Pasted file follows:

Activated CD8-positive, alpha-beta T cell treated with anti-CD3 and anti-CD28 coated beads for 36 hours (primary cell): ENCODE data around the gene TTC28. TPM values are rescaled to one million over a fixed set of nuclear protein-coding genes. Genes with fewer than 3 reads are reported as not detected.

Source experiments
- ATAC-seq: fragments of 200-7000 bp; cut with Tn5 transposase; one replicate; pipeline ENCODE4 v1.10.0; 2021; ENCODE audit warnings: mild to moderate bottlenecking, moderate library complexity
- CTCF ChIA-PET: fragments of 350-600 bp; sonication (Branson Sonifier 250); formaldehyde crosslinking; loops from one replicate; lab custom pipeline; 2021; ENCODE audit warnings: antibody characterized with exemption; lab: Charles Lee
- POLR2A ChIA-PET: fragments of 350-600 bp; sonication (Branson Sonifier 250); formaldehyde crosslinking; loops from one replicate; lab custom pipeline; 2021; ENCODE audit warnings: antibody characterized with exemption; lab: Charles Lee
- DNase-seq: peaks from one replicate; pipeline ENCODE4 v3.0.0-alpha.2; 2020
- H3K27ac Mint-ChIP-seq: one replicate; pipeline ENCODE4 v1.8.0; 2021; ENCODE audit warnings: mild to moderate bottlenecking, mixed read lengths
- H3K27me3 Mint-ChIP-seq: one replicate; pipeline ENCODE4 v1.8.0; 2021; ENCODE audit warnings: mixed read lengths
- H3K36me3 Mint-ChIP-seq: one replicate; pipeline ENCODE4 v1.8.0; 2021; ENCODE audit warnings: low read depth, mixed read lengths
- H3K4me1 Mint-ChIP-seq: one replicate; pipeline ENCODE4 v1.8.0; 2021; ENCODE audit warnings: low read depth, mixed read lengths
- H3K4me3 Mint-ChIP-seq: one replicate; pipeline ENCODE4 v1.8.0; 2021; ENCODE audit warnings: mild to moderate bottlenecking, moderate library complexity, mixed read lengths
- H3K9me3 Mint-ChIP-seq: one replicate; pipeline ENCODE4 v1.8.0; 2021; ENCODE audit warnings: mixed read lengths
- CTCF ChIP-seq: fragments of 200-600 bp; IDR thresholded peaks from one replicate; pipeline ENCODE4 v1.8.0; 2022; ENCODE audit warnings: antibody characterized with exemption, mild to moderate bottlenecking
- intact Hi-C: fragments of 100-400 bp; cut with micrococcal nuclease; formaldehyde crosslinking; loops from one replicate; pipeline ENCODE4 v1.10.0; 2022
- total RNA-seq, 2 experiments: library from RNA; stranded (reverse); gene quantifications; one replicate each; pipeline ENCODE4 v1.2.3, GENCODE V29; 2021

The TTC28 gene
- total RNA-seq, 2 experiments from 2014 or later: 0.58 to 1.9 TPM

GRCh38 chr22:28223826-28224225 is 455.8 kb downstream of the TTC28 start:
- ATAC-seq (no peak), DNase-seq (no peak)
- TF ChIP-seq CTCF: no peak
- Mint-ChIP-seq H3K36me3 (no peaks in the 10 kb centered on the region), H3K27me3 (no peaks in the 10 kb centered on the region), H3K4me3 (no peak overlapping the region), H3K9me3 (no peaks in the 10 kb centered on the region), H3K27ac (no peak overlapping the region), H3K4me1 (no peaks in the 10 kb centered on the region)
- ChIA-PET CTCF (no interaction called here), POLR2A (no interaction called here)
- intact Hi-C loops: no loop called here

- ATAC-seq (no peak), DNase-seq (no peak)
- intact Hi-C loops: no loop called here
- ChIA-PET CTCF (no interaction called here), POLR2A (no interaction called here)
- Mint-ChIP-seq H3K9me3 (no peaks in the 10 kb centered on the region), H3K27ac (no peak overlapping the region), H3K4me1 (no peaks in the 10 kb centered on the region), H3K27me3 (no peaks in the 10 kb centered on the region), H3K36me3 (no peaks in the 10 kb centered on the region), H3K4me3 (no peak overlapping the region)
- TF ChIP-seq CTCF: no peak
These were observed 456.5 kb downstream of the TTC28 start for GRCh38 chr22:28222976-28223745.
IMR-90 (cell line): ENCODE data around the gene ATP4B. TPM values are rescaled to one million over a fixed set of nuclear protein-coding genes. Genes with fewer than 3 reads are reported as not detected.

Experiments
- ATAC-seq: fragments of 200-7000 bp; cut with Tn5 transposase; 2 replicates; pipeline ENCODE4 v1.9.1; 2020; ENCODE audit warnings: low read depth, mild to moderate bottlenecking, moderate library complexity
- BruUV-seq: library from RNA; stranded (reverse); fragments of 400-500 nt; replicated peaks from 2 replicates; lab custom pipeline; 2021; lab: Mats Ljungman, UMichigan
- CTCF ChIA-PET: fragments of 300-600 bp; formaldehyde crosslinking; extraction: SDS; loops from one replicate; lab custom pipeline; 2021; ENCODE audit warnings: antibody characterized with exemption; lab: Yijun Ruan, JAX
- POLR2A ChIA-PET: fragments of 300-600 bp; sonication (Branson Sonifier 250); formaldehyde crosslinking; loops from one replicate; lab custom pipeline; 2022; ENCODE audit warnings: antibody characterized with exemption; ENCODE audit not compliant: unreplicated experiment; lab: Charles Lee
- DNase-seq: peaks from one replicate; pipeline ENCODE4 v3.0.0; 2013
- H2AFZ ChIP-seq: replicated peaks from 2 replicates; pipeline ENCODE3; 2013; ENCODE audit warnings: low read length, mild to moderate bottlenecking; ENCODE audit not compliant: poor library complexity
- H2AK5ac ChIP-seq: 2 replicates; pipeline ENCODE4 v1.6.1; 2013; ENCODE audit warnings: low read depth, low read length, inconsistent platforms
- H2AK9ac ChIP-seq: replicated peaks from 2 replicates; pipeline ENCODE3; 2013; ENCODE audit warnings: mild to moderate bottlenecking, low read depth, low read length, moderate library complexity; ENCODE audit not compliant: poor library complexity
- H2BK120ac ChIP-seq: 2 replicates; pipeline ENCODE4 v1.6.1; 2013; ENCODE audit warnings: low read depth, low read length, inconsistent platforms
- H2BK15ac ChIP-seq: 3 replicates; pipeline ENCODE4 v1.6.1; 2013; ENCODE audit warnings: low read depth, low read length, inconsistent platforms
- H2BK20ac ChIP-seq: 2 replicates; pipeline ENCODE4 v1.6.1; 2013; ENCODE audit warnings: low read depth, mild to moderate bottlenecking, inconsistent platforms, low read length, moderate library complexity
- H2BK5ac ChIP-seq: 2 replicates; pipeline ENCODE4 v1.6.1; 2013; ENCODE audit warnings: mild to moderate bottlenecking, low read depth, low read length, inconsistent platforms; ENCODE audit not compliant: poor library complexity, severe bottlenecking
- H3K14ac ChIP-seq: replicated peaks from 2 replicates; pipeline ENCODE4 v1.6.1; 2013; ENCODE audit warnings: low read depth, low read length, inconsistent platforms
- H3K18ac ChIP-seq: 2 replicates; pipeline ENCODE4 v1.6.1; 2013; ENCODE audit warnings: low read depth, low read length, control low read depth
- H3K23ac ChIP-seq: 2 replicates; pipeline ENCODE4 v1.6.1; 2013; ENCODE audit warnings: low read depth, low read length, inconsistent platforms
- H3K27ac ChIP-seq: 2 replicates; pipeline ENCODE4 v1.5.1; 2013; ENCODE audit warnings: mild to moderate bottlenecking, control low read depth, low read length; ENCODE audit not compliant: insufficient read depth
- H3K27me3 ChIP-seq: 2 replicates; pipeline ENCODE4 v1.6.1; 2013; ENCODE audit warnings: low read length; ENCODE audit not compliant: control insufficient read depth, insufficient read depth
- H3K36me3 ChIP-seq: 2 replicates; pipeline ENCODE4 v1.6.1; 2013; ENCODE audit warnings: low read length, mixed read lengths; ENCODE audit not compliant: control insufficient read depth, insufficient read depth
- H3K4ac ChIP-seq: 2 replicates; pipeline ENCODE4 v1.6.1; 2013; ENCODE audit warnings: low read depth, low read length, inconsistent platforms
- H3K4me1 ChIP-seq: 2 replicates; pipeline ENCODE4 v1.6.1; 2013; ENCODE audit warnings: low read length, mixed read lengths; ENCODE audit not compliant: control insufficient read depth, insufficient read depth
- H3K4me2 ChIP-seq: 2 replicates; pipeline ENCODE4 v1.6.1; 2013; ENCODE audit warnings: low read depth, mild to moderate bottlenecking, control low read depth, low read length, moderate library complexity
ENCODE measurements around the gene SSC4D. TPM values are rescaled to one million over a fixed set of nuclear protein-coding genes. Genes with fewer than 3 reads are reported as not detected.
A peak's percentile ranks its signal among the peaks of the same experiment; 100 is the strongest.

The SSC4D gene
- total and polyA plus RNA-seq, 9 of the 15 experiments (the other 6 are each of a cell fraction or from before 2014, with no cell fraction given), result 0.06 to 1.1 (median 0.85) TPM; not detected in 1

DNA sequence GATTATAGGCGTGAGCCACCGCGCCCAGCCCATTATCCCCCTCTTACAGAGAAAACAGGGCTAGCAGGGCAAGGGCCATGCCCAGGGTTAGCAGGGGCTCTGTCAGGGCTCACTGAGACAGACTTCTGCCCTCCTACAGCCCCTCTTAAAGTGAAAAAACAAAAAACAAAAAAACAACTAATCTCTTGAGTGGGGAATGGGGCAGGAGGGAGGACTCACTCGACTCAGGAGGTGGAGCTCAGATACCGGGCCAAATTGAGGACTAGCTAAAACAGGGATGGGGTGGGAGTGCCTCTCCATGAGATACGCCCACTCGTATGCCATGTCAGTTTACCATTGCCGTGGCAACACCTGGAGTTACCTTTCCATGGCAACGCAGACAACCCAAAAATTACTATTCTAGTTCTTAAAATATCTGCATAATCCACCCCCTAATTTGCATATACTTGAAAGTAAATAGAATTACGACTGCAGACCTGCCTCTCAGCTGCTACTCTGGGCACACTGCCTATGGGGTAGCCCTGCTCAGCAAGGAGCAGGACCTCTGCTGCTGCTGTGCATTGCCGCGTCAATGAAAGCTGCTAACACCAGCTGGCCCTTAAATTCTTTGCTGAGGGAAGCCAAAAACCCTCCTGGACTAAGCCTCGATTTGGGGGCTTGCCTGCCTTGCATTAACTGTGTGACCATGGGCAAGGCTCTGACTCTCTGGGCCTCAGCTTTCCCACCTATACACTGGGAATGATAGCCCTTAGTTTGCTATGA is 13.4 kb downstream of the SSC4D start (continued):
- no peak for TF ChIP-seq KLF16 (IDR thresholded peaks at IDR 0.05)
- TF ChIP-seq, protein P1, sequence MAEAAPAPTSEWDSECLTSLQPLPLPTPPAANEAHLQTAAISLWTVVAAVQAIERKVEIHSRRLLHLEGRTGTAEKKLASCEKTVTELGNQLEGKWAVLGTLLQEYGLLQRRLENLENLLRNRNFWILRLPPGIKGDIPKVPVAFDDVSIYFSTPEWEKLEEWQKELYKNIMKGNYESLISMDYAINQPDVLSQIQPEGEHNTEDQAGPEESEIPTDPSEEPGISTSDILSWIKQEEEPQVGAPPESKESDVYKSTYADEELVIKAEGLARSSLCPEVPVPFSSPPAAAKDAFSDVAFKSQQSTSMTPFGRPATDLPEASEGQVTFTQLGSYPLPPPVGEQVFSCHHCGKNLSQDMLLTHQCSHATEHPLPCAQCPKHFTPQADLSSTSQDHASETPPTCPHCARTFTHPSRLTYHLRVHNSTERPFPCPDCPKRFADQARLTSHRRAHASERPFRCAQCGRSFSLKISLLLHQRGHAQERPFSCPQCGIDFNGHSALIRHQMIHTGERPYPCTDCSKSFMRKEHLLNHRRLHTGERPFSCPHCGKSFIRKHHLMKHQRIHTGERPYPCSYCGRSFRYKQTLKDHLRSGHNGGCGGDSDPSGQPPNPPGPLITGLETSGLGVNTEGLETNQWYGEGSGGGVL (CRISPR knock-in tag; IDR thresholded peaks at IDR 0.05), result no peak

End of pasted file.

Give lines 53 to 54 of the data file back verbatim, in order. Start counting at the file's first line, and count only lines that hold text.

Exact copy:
ENCODE measurements around the gene SSC4D. TPM values are rescaled to one million over a fixed set of nuclear protein-coding genes. Genes with fewer than 3 reads are reported as not detected.
A peak's percentile ranks its signal among the peaks of the same experiment; 100 is the strongest.